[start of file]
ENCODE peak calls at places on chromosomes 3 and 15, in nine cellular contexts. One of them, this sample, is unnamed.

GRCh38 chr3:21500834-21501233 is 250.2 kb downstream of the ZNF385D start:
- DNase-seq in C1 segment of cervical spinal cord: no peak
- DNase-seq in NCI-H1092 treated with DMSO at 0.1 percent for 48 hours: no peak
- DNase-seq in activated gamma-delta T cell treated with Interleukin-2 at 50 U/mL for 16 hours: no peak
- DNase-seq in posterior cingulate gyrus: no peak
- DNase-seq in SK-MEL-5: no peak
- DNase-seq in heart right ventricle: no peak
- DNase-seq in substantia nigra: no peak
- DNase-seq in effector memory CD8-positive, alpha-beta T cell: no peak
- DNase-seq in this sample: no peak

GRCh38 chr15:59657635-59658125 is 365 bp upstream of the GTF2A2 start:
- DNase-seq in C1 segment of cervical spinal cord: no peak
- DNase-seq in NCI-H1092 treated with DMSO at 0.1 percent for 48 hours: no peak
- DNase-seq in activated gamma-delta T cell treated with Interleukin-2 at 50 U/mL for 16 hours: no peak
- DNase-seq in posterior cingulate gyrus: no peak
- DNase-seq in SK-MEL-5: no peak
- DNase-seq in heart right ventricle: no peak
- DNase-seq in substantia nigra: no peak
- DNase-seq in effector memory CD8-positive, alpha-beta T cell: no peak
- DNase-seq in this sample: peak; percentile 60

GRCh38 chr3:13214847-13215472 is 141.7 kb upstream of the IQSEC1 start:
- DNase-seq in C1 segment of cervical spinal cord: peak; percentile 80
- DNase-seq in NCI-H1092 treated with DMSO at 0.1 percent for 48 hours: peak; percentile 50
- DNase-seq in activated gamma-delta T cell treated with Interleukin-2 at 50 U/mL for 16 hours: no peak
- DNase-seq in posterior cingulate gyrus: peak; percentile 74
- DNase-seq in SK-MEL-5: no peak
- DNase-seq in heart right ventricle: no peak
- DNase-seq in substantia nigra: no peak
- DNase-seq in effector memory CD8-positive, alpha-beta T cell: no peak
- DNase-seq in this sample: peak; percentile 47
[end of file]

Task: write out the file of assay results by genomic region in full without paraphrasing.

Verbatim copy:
ENCODE peak calls at places on chromosomes 3 and 15, in nine cellular contexts. One of them, this sample, is unnamed.

GRCh38 chr3:21500834-21501233 is 250.2 kb downstream of the ZNF385D start:
- DNase-seq in C1 segment of cervical spinal cord: no peak
- DNase-seq in NCI-H1092 treated with DMSO at 0.1 percent for 48 hours: no peak
- DNase-seq in activated gamma-delta T cell treated with Interleukin-2 at 50 U/mL for 16 hours: no peak
- DNase-seq in posterior cingulate gyrus: no peak
- DNase-seq in SK-MEL-5: no peak
- DNase-seq in heart right ventricle: no peak
- DNase-seq in substantia nigra: no peak
- DNase-seq in effector memory CD8-positive, alpha-beta T cell: no peak
- DNase-seq in this sample: no peak

GRCh38 chr15:59657635-59658125 is 365 bp upstream of the GTF2A2 start:
- DNase-seq in C1 segment of cervical spinal cord: no peak
- DNase-seq in NCI-H1092 treated with DMSO at 0.1 percent for 48 hours: no peak
- DNase-seq in activated gamma-delta T cell treated with Interleukin-2 at 50 U/mL for 16 hours: no peak
- DNase-seq in posterior cingulate gyrus: no peak
- DNase-seq in SK-MEL-5: no peak
- DNase-seq in heart right ventricle: no peak
- DNase-seq in substantia nigra: no peak
- DNase-seq in effector memory CD8-positive, alpha-beta T cell: no peak
- DNase-seq in this sample: peak; percentile 60

GRCh38 chr3:13214847-13215472 is 141.7 kb upstream of the IQSEC1 start:
- DNase-seq in C1 segment of cervical spinal cord: peak; percentile 80
- DNase-seq in NCI-H1092 treated with DMSO at 0.1 percent for 48 hours: peak; percentile 50
- DNase-seq in activated gamma-delta T cell treated with Interleukin-2 at 50 U/mL for 16 hours: no peak
- DNase-seq in posterior cingulate gyrus: peak; percentile 74
- DNase-seq in SK-MEL-5: no peak
- DNase-seq in heart right ventricle: no peak
- DNase-seq in substantia nigra: no peak
- DNase-seq in effector memory CD8-positive, alpha-beta T cell: no peak
- DNase-seq in this sample: peak; percentile 47